Of all our food sources, what is the most efficient at converting carbohydrates to protein?
Not cattle, certainly. Ten pounds of feed generates one pound of beef. Plus each cow raised in the industrial system needs about 2000 gallons of water to produce one pound of meat, and a single cow can produce up to 132 gallons of methane a day. Methane is twenty times more heat-trapping than carbon dioxide.
Chicken? It takes ten pounds of feed to generate five pounds of chicken meat, and 468 gallons of water to produce one pound of chicken.
The most efficient protein source? And the most environmentally friendly?
Ten pounds of feed produces nine pounds of cricket meat. Insects barely need water, and generate almost zero greenhouse gases. Insect meat is high in fat, which, contrary to the diet soda hype in the U.S., is critical for health. Insects reproduce rapidly, in small spaces. They can be used as food for livestock.
Two billion people already rely on about 2000 edible insects as a source of food. We’re not just talking exotic chefs in Asia. Here in the U.S.A., the FDA allows up to:
— 30 insect parts in 100 grams of peanut butter
— 30 fruit fly eggs in 100 grams of tomato sauce
— 10 insects in 8 ounces of golden raisins
— 10 maggots in 100 grams of drained mushrooms
Bottom line: Americans eat about 500 grams of insects and insect parts every year. That’s the equivalent of a little over a pound of chicken.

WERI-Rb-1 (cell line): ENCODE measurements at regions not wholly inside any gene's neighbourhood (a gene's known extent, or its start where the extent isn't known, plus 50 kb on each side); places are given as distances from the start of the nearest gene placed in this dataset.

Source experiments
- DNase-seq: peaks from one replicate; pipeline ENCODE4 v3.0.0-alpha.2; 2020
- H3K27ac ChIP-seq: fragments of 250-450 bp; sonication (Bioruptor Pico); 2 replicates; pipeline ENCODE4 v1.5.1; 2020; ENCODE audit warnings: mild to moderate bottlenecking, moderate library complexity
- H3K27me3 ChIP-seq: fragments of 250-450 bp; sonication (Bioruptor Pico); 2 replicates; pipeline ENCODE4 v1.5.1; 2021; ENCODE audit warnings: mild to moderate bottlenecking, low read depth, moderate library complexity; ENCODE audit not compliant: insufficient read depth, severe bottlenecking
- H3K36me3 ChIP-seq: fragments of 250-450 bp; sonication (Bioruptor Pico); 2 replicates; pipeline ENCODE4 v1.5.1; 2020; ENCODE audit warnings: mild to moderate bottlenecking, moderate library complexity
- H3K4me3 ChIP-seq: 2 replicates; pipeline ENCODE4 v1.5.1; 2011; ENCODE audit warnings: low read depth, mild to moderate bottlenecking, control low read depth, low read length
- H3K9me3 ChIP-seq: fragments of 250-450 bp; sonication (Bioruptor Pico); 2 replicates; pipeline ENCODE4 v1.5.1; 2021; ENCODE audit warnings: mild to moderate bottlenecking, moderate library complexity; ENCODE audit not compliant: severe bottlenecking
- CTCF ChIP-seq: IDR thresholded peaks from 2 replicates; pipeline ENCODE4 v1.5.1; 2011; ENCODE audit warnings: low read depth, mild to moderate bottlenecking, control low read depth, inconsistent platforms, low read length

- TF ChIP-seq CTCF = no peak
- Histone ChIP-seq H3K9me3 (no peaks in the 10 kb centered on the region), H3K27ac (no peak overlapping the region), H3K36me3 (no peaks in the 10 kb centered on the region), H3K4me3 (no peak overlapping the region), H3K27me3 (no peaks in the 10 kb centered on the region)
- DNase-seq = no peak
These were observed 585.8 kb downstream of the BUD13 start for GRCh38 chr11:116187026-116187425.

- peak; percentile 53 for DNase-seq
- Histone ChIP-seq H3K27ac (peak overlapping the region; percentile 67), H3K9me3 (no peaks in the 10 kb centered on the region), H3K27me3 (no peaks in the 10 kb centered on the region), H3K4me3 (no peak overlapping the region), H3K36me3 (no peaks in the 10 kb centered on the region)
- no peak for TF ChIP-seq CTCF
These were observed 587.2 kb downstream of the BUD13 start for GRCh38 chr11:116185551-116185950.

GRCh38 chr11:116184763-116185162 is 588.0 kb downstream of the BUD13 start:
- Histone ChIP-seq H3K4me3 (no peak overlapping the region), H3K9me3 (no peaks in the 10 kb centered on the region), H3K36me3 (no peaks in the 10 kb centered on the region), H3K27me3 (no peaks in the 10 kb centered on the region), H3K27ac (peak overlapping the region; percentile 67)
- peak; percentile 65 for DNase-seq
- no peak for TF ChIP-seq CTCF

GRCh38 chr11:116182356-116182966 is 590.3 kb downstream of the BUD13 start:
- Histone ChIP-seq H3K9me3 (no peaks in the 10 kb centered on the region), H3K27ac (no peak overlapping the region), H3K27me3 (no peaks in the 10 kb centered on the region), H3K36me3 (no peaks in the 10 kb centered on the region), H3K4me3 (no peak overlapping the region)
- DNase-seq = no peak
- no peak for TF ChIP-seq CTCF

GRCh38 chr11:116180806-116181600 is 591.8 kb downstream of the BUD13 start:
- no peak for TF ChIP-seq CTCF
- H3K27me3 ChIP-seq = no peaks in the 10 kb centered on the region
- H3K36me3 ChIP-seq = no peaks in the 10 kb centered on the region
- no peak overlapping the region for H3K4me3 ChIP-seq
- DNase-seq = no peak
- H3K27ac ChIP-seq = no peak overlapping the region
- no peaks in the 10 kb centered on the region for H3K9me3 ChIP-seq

Fans of the film “Snow Piercer” will appreciate the potential for insects as a food source. Or maybe not.
Feeling brave and looking for your own arthropod recipe? If you’re in New Orleans, drop by the Insectatorium where the Executive Bug Chef is whipping up holiday treats.
How about this as a gift to yourself or a loved one?
David George Gordon’s Eat-a-Bug cookbook was listed as one of the New York Times best cookbooks of 2013. If you’re in Seattle, Mr. Gordon’s home town, you can join one of his cooking demonstrations.
￼Moi? Truth be told, the only insects to pass my lips (except the FDA-allowable ten bugs per eight ounces in my raisins), were chocolate covered ants a so-called friend fed me for a joke, many, many years ago. She watched me chew with bright-eyed glee that would have tipped off anyone but the most ardent chocolate lover. They tasted, incidentally, the way ants smell.
Still — Scribbler is willing to bet there will be more insects on plates in the not to distant future. Maybe even on mine.
Have you tried eating or cooking with insects? How did they go down? Or up?